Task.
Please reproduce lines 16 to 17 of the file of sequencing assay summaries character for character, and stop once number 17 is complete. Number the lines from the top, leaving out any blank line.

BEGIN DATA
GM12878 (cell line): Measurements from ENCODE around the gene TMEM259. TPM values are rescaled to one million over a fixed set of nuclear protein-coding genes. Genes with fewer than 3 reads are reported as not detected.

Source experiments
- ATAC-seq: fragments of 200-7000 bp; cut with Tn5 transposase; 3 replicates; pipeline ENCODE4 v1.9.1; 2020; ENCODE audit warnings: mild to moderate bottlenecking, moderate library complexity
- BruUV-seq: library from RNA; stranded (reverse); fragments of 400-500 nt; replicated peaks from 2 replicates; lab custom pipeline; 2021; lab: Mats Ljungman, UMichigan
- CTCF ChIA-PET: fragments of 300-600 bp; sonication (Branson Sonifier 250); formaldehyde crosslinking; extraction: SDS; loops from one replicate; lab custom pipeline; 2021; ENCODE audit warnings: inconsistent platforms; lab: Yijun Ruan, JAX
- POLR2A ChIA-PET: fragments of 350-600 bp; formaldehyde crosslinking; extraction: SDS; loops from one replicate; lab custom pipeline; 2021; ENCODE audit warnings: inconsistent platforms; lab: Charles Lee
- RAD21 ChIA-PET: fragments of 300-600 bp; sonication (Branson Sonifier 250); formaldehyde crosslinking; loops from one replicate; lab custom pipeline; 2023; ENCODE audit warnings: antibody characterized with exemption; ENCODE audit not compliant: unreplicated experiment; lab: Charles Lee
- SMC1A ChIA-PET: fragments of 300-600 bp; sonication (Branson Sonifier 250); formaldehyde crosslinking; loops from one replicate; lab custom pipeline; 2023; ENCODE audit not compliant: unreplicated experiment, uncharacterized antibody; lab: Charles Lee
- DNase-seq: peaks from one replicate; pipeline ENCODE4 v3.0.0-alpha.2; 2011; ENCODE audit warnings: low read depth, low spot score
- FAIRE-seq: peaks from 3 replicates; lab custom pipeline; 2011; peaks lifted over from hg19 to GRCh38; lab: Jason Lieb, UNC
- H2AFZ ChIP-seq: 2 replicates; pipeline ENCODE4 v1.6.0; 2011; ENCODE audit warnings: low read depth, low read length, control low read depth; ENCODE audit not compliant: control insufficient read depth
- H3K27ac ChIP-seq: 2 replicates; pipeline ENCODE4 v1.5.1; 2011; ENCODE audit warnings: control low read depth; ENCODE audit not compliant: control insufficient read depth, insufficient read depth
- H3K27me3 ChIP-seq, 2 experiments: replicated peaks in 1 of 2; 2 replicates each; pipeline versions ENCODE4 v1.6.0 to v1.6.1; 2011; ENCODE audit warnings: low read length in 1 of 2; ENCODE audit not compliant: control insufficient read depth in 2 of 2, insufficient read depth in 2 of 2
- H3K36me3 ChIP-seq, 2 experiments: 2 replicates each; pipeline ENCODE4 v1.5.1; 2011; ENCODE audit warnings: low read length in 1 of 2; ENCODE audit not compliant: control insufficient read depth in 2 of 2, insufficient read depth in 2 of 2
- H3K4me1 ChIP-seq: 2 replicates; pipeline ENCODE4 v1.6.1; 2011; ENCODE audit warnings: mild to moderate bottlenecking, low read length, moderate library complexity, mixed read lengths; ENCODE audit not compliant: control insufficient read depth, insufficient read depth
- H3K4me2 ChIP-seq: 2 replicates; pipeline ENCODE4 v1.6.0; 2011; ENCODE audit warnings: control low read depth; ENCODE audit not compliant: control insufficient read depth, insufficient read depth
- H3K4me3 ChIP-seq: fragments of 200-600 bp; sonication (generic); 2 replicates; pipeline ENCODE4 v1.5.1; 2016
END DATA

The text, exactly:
- H3K4me2 ChIP-seq: 2 replicates; pipeline ENCODE4 v1.6.0; 2011; ENCODE audit warnings: control low read depth; ENCODE audit not compliant: control insufficient read depth, insufficient read depth
- H3K4me3 ChIP-seq: fragments of 200-600 bp; sonication (generic); 2 replicates; pipeline ENCODE4 v1.5.1; 2016